This is part of an ongoing series of articles regarding a setting I wanted to develop for role-playing. This article focuses on the environment of my "fantasy western" campaign setting. Since this is the first substantive article regarding this setting, I suspect it will have a lot of loose threads that would likely warrant a second visit once more of the characters, organizations, and cultures are better fleshed out.
When I use the phrase "Western themed," one of my intents is for the setting to have the look and feel of classic western film. From an environmental perspective, I expect this world to look a lot like sparsely settled Arizona or eastern California. High plateaus, vast plains, deserts, and rocky badlands make up the bulk of the terrain. There may be pockets of dense forest here and there, perhaps nestled away in a secluded valley, but most of the world will have sparse vegetation. Shrubs and cactus are most of the green a resident of this world expects to sees on a day-by-day basis.
|There is some vegetation, but the color palette is|
made up of mostly reds and browns.
|Classic Western style!|
Filgaia, the world of Wild Arms 3, is interesting because it has no oceans. Instead, it has a sea of sand that the party must traverse with a sand ship. I spent a significant amount of time considering whether this would be something to implement within my own "fantasy western" setting. It emphasized the decaying world message really effectively but it also felt a little bit... well, silly. It was hard in my mind to determine how a sea of sand wasn't just, well, a desert.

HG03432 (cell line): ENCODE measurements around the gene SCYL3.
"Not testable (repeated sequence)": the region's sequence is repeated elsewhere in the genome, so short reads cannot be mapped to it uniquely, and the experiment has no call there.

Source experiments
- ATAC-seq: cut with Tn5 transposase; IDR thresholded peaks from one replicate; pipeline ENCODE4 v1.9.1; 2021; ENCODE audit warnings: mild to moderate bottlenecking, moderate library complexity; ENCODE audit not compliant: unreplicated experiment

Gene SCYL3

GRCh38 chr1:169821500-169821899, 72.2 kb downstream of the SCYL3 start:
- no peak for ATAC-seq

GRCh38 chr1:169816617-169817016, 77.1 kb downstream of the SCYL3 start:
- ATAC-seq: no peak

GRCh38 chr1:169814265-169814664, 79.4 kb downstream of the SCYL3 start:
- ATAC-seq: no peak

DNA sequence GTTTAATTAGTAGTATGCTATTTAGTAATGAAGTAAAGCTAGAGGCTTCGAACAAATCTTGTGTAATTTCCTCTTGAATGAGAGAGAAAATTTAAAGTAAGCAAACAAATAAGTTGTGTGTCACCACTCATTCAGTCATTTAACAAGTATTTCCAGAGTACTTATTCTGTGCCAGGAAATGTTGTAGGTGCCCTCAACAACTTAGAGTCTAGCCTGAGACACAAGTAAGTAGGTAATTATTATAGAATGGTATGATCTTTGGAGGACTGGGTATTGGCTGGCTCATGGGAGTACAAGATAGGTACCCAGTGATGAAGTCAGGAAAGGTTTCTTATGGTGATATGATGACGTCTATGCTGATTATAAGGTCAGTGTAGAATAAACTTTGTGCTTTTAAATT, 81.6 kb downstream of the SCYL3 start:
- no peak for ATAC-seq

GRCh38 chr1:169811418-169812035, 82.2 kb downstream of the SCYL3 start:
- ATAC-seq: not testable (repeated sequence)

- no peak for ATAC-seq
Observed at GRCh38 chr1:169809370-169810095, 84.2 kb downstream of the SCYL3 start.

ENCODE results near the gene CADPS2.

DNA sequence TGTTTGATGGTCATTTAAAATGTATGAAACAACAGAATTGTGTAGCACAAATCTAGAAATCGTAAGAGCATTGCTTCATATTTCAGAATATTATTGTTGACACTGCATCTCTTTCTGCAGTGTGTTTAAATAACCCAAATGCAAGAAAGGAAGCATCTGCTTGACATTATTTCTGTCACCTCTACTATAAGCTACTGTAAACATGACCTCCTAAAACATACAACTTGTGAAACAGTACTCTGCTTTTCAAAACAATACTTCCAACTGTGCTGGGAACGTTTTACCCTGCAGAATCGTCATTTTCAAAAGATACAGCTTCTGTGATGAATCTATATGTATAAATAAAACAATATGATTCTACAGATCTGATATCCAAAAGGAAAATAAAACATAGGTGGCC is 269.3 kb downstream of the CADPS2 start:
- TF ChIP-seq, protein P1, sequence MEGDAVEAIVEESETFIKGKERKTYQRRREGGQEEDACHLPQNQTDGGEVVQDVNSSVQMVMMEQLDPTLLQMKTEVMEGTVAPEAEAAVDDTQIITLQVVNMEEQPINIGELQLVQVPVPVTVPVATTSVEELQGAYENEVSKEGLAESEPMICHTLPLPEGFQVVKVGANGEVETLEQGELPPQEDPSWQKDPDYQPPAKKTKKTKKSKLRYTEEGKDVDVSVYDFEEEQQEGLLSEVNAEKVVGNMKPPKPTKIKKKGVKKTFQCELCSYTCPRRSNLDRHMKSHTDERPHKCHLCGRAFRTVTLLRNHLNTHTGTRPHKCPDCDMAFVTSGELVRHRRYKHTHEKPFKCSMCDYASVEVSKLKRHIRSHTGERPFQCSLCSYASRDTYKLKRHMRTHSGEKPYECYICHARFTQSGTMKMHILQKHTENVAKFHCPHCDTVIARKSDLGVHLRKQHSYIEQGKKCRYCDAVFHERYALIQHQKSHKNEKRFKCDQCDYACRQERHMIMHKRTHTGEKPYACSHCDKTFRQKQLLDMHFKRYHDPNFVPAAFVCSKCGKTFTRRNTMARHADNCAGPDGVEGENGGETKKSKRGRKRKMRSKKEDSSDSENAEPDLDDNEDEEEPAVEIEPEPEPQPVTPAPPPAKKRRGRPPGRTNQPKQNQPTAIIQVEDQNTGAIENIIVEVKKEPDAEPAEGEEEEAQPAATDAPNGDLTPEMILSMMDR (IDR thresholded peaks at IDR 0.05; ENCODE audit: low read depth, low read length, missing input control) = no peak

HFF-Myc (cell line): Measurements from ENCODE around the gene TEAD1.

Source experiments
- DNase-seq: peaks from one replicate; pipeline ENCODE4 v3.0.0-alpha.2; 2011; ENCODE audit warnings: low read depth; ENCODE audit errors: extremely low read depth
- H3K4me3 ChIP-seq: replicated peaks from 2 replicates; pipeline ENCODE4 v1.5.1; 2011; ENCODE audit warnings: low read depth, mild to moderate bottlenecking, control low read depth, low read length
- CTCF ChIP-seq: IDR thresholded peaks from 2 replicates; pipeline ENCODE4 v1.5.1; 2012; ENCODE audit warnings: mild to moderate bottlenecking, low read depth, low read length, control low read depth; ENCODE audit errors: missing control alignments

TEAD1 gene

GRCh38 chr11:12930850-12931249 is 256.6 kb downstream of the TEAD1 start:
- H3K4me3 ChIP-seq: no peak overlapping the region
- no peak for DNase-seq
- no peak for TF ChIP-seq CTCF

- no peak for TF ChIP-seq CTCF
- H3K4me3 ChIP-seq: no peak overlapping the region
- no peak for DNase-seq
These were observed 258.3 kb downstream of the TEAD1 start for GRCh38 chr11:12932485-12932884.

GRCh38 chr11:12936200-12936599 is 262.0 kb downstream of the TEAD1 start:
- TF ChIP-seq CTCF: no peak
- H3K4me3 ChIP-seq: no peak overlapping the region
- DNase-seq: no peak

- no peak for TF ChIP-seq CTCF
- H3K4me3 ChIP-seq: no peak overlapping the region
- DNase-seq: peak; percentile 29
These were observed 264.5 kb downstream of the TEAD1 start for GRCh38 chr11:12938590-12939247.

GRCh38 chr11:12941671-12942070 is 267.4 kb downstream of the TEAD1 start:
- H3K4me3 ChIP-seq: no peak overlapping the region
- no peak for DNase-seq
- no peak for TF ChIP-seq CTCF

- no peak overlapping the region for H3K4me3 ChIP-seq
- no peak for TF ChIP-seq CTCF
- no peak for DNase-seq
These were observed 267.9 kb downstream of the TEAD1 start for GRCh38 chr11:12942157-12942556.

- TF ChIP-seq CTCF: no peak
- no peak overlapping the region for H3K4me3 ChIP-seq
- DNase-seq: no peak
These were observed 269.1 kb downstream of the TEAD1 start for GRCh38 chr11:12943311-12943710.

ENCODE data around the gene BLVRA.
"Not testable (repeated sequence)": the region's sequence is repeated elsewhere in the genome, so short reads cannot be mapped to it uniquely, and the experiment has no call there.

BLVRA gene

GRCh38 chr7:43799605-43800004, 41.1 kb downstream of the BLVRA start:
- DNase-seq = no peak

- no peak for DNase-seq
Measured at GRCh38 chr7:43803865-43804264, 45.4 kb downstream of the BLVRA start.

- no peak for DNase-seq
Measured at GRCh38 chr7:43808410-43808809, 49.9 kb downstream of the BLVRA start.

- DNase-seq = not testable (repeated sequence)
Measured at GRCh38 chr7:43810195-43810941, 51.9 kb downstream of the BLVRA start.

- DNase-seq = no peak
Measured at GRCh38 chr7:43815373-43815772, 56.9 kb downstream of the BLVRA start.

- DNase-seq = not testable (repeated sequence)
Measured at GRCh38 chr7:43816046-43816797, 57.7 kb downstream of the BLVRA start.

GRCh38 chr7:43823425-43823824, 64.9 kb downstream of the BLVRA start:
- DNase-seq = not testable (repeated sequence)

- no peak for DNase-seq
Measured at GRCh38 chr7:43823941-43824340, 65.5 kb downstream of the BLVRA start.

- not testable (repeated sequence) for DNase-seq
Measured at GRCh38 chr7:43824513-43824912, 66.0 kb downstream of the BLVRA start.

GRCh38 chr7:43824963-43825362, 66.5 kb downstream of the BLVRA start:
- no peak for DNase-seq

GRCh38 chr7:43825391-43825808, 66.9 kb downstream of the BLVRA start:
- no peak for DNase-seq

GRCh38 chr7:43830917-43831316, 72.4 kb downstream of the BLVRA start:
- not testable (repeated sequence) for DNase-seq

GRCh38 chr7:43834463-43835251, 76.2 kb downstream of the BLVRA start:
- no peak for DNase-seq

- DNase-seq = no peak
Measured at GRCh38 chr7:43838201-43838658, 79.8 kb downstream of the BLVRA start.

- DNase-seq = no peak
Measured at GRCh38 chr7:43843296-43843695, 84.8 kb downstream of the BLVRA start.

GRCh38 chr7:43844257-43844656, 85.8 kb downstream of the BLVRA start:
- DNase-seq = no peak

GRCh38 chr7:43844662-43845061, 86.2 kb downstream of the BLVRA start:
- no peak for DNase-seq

|Right. Sailing... on sand.|
|No ocean is too deep when you're a giant, I guess.|
At World's End
Why is the world dying? Why have the oceans turned to salt and silt? Honestly, I prefer to take something of a sandbox approach to this issue. People have theories, but the truth will depend on the players. Of course, as I go on, I will elucidate different possibilities as to why the world is dying, usually colored by the perspectives of people that live in it, but none of them should be considered necessarily true. Like the destruction of Cyre by the Mourning, the catastrophe that is causing this world's slow death should be something of a mystery that develops as a party plays through a campaign.
|Expansive, dusty plateaus that need be traversed|
by horseback seem the right style.